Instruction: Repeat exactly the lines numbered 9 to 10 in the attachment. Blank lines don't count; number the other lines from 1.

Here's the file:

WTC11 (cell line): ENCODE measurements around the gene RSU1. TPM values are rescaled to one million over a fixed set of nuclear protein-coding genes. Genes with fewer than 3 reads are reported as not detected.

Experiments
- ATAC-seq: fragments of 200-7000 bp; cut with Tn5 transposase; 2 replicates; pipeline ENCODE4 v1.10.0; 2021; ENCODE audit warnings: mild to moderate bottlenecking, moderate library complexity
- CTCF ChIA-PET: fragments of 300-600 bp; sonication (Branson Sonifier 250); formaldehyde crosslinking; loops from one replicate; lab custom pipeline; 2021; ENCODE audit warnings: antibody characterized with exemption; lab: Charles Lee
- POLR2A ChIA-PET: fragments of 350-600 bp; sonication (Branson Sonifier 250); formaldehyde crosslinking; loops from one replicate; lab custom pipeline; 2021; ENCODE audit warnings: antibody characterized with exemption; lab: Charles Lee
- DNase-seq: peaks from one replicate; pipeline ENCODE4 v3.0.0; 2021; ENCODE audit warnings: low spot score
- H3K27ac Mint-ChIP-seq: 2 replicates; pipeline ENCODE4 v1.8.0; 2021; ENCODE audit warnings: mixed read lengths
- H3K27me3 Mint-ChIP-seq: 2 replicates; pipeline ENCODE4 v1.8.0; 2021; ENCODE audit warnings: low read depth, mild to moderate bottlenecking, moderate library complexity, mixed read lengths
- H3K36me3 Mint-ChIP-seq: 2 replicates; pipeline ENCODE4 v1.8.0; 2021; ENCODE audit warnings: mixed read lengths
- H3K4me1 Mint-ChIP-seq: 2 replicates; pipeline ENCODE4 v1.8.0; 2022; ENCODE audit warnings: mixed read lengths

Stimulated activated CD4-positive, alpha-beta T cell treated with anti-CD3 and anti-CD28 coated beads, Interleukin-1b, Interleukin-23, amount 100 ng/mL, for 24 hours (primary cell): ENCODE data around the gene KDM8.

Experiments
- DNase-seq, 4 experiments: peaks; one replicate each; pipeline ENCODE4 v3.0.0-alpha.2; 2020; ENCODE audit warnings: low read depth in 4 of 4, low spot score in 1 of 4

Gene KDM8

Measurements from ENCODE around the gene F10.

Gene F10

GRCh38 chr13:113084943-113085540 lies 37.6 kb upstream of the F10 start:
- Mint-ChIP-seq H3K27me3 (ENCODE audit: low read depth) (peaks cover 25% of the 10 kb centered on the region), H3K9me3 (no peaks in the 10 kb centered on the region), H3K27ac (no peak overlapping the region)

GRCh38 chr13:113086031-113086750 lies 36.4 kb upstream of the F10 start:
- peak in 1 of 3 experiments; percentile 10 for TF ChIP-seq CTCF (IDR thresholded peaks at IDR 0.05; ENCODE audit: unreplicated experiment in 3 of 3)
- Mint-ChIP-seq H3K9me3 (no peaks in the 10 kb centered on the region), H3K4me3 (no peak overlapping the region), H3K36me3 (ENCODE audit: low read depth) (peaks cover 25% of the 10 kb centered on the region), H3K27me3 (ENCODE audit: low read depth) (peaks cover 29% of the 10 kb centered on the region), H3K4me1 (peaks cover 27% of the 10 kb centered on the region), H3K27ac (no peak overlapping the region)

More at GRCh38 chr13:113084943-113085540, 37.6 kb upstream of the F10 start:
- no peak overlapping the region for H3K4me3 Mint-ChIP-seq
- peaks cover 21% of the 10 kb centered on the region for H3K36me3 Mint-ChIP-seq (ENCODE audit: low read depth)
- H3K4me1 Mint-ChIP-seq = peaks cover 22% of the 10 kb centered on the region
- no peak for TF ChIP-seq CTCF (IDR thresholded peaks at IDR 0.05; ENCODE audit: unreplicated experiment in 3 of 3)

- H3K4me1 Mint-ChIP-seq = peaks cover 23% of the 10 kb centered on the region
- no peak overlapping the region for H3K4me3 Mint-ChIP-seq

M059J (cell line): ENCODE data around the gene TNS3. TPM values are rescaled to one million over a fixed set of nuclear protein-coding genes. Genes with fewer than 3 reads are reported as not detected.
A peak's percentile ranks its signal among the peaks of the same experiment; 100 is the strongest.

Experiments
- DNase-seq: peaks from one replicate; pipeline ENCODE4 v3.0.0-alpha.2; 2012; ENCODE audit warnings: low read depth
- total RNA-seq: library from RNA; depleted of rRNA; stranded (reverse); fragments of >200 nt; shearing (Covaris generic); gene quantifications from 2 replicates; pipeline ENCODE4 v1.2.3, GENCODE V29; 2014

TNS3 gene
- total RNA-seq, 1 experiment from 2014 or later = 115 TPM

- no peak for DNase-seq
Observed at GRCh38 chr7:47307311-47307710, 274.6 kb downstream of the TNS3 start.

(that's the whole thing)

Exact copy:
- H3K36me3 Mint-ChIP-seq: 2 replicates; pipeline ENCODE4 v1.8.0; 2021; ENCODE audit warnings: mixed read lengths
- H3K4me1 Mint-ChIP-seq: 2 replicates; pipeline ENCODE4 v1.8.0; 2022; ENCODE audit warnings: mixed read lengths